• Average weekly coal commodity spot prices
    (dollars per short ton)

    12,500 Btu,
    1.2 SO2
    13,000 Btu,
    <3.0 SO2
    Illinois Basin
    11,800 Btu,
    5.0 SO2
    River Basin
    8,800 Btu,
    0.8 SO2
    Uinta Basin
    11,700 Btu,
    0.8 SO2
    27-July-12 $61.50 $65.10 $47.75 $8.50 $35.60
    03-August-12 $61.50 $65.10 $46.00 $8.50 $35.60
    10-August-12 $59.90 $65.10 $47.75 $8.50 $35.60
    17-August-12 $63.10 $65.10 $47.75 $8.50 $35.60
    24-August-12 $63.10 $65.10 $47.75 $9.40 $35.60
    Source: With permission, SNL Energy
    Note: Coal prices shown are for a relatively high-Btu coal selected in each region, for delivery in the "prompt quarter." The prompt quarter is the quarter following the current quarter. For example, from January through March, the 2nd quarter is the prompt quarter. Starting on April 1, July through September define the prompt quarter. The historical data file of spot prices is proprietary and cannot be released by EIA; see SNL Energy.

California earthquake will impact silver and gold prices down in American markets

California earthquake will impact silver and gold prices down in American markets

Imperial County declared a local emergency on Wednesday as officials tallied damage from the swarm of earthquakes that continued Thursday.

There were more quakes overnight, but they were significantly smaller than the ones felt on Sunday when the swarm began.

The Imperial County Board of Supervisors declared the emergency after getting more information about damage. According to the Imperial Valley Press, 19 mobile homes have been red-tagged, several buildings -- including a school auditorium -- have been closed because of damage and water pipes broke. There has been no total damage estimate.

Scientists say the reason is not fully understood, but there is a clue: Earthquake faults work much differently south of the Salton Sea than they do closer to Los Angeles.
Take, for instance, the San Andreas fault as it runs through Los Angeles County. It’s a fault where, generally speaking, two plates of the Earth’s crust are grinding past each other. The Pacific plate is moving to the northwest, while the North American plate is pushing to the southeast. 

South of the Salton Sea, the fault dynamic changes. The Pacific and North American plates start to pull away from each other, Cochran told The Times from her Pasadena office. (That movement is what created the Gulf of California, which separates Baja California from the rest of Mexico.)
So Imperial County is caught between these two types of faults in what is called the Brawley Seismic Zone, which can lead to an earthquake swarm, Cochran said.

The  last major swarm was in 2005, Cochran said, when the largest magnitude was a 5.1. The largest swarm before last weekend's occurred in 1981, when the biggest quake topped out at 5.8. Before that, there were swarms in the 1960s and 1970s. 
Crews will have a better idea of the total damage caused by the quakes in the coming days, said Maria Peinado, a spokeswoman for the Imperial County Public Health Department, but so far the list of affected structures includes about 20 mobile homes shifted from their foundations. The earthquakes also caused "cosmetic" damage to at least three buildings dating to the 1930s in downtown Brawley, said Capt. Jesse Zendejas of the Brawley Fire Department.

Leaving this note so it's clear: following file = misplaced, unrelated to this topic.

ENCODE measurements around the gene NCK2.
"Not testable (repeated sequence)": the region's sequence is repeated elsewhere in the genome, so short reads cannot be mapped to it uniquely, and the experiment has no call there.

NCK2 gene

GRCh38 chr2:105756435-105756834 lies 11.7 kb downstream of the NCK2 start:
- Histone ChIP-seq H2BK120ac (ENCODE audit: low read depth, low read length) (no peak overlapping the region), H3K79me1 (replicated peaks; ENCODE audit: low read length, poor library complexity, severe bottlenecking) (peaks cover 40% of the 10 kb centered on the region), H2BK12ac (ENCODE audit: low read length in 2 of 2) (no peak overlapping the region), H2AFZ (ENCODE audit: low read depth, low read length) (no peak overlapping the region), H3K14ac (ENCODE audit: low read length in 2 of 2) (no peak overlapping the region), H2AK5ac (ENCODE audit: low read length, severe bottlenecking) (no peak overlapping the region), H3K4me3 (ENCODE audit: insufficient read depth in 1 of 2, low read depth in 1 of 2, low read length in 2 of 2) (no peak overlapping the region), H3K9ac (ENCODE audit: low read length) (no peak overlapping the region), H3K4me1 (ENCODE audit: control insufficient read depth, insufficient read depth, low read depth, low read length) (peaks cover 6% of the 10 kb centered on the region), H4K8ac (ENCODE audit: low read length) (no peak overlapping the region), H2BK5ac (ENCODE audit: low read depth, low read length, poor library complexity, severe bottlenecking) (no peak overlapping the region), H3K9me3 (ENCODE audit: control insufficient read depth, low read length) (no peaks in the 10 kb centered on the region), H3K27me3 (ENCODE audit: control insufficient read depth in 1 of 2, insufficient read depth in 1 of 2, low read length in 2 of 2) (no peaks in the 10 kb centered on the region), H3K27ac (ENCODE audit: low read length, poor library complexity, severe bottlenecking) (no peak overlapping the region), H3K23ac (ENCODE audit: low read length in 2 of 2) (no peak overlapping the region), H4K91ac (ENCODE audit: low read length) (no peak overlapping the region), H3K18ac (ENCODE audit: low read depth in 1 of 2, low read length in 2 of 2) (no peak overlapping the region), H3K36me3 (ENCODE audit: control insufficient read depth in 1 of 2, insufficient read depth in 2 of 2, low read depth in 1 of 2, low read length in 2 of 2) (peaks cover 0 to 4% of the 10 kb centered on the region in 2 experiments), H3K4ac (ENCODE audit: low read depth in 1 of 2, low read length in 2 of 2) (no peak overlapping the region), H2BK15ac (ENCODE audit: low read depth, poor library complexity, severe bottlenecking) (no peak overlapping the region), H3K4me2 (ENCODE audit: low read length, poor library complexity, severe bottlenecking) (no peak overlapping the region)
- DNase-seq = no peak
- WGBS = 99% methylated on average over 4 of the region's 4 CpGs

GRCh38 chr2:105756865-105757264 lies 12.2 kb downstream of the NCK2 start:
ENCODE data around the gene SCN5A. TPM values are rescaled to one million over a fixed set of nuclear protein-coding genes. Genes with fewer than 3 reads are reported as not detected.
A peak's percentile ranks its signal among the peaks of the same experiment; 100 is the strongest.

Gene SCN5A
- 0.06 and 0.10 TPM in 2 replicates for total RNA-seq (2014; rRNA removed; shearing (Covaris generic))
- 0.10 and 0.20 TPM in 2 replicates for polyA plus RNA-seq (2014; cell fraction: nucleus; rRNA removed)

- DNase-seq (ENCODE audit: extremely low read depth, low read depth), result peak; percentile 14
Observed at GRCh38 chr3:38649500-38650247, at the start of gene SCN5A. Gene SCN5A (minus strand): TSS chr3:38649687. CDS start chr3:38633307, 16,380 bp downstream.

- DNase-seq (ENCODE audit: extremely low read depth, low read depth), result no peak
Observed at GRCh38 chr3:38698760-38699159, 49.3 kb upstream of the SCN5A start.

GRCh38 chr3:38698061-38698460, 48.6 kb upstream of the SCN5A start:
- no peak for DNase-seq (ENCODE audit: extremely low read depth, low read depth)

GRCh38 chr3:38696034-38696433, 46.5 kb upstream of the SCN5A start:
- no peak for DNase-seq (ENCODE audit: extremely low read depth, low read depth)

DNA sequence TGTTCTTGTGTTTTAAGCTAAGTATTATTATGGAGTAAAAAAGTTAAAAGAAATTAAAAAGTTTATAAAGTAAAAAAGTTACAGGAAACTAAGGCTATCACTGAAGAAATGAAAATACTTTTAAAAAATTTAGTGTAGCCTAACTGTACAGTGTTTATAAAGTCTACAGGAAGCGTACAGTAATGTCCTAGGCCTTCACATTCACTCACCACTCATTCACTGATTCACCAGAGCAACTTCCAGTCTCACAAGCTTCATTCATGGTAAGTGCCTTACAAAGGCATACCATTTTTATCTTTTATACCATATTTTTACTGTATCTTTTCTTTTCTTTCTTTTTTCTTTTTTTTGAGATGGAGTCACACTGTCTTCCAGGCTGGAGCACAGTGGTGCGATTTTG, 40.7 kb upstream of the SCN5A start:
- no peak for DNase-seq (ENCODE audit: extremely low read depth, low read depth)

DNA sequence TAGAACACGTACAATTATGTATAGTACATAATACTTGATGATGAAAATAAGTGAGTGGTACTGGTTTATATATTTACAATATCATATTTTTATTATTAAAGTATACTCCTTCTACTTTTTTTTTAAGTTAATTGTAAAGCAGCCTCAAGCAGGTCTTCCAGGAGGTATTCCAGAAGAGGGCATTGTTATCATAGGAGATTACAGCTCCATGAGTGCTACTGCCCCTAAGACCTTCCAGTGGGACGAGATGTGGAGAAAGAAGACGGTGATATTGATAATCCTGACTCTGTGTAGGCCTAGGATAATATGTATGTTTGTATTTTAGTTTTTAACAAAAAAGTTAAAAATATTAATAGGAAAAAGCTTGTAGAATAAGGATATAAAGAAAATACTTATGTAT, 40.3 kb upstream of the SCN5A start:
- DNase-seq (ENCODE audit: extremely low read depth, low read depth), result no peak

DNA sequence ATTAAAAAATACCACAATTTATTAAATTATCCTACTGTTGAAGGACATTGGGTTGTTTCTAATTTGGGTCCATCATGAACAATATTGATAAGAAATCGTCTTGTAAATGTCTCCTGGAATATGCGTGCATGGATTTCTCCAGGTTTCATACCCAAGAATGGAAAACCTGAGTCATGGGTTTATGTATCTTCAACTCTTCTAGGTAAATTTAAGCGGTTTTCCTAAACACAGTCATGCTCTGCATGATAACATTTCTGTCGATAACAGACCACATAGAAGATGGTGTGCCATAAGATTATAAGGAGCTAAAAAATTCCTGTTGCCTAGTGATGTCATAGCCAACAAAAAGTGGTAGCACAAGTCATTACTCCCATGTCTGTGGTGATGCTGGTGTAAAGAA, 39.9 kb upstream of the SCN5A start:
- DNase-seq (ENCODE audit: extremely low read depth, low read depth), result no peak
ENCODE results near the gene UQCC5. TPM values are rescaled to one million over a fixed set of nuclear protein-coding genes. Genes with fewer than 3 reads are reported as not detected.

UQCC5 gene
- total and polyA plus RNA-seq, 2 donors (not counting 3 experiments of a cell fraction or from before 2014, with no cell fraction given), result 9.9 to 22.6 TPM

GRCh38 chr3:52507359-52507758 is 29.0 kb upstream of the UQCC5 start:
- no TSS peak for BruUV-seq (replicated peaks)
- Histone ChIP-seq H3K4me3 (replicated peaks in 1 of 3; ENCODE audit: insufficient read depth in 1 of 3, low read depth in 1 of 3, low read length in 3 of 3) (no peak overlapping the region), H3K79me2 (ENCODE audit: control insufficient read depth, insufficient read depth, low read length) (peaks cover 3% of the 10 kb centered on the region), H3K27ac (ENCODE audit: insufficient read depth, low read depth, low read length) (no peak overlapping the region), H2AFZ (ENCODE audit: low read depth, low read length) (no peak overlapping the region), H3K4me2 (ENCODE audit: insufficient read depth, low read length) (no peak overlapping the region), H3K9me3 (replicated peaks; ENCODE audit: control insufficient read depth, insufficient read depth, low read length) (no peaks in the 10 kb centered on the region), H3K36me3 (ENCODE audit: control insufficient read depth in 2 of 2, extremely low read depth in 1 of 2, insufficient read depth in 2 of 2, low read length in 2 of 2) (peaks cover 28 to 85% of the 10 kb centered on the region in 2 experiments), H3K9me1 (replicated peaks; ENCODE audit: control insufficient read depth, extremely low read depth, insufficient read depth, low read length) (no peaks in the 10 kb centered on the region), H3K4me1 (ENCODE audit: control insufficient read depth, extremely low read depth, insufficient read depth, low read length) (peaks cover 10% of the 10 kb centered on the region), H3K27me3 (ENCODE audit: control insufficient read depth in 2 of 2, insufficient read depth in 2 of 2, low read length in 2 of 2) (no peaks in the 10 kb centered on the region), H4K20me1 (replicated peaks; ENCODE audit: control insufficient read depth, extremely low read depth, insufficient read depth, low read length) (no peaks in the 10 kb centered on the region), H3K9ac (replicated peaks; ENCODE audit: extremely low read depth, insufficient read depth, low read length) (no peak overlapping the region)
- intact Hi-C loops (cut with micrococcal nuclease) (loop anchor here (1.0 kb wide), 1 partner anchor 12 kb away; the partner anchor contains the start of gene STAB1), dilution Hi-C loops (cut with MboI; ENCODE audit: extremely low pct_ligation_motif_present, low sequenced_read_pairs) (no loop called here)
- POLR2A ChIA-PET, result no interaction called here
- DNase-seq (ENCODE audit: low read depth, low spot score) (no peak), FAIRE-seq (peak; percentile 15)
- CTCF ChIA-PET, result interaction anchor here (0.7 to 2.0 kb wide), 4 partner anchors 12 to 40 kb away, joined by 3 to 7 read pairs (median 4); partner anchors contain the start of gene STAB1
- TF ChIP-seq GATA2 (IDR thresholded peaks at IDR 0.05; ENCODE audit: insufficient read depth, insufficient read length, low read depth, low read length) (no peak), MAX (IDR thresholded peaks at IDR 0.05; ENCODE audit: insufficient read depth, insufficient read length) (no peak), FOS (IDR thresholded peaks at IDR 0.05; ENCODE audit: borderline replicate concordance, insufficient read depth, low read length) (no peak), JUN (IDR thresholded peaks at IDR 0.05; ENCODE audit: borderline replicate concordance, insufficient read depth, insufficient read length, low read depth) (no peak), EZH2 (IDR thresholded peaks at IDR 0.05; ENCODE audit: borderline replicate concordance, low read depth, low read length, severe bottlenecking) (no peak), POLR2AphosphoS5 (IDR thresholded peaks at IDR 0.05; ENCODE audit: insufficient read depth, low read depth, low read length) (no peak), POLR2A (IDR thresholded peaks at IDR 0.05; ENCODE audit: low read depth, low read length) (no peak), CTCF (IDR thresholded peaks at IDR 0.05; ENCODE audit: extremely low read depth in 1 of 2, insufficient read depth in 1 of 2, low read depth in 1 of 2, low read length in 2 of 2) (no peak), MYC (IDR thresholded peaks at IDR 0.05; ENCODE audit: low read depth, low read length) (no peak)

A few displaced residents spent Sunday night at an American Red Cross shelter at the Imperial Valley College gymnasium, Peinado said. 

The total damage caused by the quakes in the coming days will impact to gold and silvers prices go down ,because the markets action will trouble, and trends selling the gold on market will up on trading its just prediction but not false reallity thanks

Silver World Prices Markets Prediction 2013-2015

Silver World Prices Markets Prediction 2013-2015

With Comex increasing margin requirements for a second time so quickly, King World News interviewed James Turk today out of Spain.  Turk commented, “This may explain why Comex is raising margins a second time so quickly, they aim to put more pressure on the buyers.  Obviously the Comex is trying to put more pressure on market participants by forcing them to liquidate their longs.”

says James Tur

“Eric, here we are at $25.50 which is the price that was identified by your London source last week.  So they painted the tape, but the Comex open interest shows that they haven’t driven out any buyers which is very surprising.  Normally you would expect to see some longs liquidating on any pullback like the one that we have seen over the past few days, but that hasn’t happened this time around.

The buying pressure in the physical market remains, we are starting to see the industrial buyers coming back in to secure supply.  My guess Eric is that the industrial users will be there on any price dip like we have had at present.  Up to this point we haven’t seen the boomerang effect that I have been anticipating but I am still expecting a sharp snap back in prices.

As we pointed out in the piece which had Mark Lundeen’s illustration in it, gold is dramatically undervalued and this can only result in much, much higher prices over time.  I would just add that I expect the gold/silver ratio to decline over time to under 20 to 1, so silver will be exploding along with the price of gold.

As you know Eric I have been projecting gold to hit $8,000 by 2013 to 2015, so that would equate to silver hitting $400, and that is well within the realm of possibility as silver reverts back to its historical mean.”